Use this URL to cite or link to this record in EThOS: https://ethos.bl.uk/OrderDetails.do?uin=uk.bl.ethos.789480
Title: Antecedents and consequences of ethically-based export marketing strategy
Author: Rana, Aditi
ISNI:       0000 0004 8501 0776
Awarding Body: University of Leeds
Current Institution: University of Leeds
Date of Award: 2019
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Abstract:
"Don't find customers for your products, find products for your customers"- Seth Godin. In the face of increasing consumers' demand for ethical products, incorporating ethicality in the firm's marketing strategies remains a key issue for marketing scholars and practitioners alike. With growing globalisation, intensifying competition, and dismantling trade barriers, numerous ethical transgressions regarding possible breach of ethicality in firms' international operations have come to light. Despite these well-chronicled concerns about the exponential growth of ethical marketing problems worldwide, limited empirical attention has been given to research on the ethical aspects of exporting, which is the most common way for many firms to enter foreign markets. Accordingly, the aim of this thesis is to investigate the antecedents and consequences of the firm's ethically-based export marketing strategy, as well as moderating effects caused by external forces in international markets. Drawing on the Resource-based View of the firm, the Industrial Organization theory and the Institutional theory, a comprehensive conceptual model is developed. This is empirically tested using structural equation modelling based on data collected from a sample of 208 UK exporting firms. The findings of the study underscore the critical role of certain organisational resources (i.e., reputational, relational and experiential) and capabilities (i.e., ethical leadership and ethical market orientation) in developing an ethically-based export marketing strategy (comprising product, price, distribution and promotional elements). They also suggest that the adoption of such an ethically-based export marketing strategy generates important reputational and ethical branding advantages for the exporting firms. However, this strategy-competitive advantage association was found to become stronger under conditions of high competitive intensity and low regulatory controls in the foreign market. The results also confirm that both reputational and ethical branding advantages are conducive to gaining enhanced social performance in the specific export market served. This positive social performance subsequently helps to improve export market performance, while enhanced export market performance has a favourable impact on export financial performance. Several theoretical, managerial, policy-making, and educational implications are derived from the study's findings. There are several limitations which have to be taken into consideration in interpreting these findings. The thesis ends with useful directions for future research.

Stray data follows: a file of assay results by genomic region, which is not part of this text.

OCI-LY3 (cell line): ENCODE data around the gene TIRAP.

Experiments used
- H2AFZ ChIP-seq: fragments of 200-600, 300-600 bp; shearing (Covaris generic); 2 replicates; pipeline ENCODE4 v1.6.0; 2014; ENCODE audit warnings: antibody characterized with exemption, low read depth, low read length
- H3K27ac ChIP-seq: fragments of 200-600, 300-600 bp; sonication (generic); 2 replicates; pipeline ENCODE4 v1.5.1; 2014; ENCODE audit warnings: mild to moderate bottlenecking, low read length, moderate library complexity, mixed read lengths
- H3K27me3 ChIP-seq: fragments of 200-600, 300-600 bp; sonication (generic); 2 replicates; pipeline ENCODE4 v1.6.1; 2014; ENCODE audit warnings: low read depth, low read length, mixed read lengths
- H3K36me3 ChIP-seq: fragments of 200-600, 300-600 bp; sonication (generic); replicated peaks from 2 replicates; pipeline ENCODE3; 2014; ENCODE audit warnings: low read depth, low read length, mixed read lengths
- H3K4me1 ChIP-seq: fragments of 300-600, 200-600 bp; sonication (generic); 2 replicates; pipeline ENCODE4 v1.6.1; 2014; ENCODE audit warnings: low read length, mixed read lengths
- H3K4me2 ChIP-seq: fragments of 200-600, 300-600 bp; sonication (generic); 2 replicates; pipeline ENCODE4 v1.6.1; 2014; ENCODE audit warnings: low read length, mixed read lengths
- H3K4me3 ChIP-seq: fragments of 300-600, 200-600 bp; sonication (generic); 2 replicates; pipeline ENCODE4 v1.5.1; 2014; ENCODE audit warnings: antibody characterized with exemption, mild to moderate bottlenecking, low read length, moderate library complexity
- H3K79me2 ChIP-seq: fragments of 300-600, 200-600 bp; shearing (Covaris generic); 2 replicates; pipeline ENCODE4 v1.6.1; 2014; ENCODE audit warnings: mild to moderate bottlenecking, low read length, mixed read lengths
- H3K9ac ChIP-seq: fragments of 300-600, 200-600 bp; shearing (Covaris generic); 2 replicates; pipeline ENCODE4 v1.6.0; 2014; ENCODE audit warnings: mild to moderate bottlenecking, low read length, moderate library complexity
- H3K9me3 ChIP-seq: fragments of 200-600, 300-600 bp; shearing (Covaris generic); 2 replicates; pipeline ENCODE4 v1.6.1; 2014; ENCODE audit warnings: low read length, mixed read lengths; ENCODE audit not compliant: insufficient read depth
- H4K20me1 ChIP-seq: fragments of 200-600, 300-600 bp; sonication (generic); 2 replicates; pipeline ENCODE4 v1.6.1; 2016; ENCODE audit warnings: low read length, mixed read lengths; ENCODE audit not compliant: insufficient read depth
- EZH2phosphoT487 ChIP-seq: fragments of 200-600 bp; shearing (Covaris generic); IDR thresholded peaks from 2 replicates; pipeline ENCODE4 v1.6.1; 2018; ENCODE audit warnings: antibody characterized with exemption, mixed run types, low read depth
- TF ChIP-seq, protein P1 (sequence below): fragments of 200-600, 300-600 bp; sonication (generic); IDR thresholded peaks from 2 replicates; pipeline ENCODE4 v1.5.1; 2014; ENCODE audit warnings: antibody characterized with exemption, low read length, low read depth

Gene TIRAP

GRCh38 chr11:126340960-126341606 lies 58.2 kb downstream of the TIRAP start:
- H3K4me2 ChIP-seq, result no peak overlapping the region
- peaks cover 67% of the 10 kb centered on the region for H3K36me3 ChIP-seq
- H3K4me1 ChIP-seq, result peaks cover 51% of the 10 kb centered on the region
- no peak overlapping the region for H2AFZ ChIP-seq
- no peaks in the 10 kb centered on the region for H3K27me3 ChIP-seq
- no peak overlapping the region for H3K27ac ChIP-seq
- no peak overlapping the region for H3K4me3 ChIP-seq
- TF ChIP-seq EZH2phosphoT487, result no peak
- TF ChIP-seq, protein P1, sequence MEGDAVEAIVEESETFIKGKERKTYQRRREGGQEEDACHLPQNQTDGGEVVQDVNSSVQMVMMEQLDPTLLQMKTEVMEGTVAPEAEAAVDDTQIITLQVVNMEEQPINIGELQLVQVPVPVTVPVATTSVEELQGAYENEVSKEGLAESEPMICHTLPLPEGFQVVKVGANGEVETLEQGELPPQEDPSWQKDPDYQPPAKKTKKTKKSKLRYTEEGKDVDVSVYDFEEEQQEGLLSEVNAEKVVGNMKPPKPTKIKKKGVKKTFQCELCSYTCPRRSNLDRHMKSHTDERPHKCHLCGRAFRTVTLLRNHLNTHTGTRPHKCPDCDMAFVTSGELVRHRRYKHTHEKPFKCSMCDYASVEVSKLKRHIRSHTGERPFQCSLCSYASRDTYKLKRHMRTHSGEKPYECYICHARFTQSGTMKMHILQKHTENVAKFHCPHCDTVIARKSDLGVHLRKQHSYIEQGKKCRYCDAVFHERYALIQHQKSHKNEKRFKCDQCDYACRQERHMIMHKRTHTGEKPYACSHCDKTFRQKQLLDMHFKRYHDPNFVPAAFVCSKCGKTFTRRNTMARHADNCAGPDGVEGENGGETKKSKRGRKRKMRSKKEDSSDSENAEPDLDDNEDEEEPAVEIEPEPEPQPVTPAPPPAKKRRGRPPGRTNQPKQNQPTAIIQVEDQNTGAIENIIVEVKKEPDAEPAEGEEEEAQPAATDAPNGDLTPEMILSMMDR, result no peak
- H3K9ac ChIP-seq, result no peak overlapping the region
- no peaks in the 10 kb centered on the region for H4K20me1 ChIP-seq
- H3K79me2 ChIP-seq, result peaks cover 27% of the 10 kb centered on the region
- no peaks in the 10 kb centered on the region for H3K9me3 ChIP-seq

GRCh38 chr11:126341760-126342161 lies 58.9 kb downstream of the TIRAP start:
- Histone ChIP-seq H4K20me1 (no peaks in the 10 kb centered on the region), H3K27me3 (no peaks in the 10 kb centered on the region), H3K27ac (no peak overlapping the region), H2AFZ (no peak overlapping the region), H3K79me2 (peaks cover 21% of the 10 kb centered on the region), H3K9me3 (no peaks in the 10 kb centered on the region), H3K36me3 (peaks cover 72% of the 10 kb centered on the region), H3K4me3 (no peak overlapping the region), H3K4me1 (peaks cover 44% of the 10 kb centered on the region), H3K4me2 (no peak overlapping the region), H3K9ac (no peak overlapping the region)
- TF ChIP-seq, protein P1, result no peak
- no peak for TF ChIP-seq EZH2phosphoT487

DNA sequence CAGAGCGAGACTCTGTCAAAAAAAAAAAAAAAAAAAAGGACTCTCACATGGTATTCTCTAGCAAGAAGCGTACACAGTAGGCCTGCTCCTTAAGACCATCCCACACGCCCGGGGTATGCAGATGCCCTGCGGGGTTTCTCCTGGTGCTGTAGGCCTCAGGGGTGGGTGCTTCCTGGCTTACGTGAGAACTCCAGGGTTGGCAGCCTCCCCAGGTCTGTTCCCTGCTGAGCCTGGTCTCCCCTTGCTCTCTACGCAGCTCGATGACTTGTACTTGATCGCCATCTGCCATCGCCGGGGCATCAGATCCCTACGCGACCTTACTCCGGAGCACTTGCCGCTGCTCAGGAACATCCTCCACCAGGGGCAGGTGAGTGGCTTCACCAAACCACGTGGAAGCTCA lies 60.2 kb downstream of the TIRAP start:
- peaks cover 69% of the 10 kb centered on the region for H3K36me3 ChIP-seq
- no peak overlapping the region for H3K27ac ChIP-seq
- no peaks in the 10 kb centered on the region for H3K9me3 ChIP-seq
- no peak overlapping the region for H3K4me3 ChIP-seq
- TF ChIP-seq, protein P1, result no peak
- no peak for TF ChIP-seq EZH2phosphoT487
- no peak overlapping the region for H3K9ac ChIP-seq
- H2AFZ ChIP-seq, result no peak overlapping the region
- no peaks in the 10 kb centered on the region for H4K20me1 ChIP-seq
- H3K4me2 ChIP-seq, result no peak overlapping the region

Supervisor: Palihawadana, Dayananda ; Leonidou, Leonidas ; Leonidou, Constantinos Sponsor: Not available
Qualification Name: Thesis (Ph.D.) Qualification Level: Doctoral
EThOS ID: uk.bl.ethos.789480  DOI: Not available
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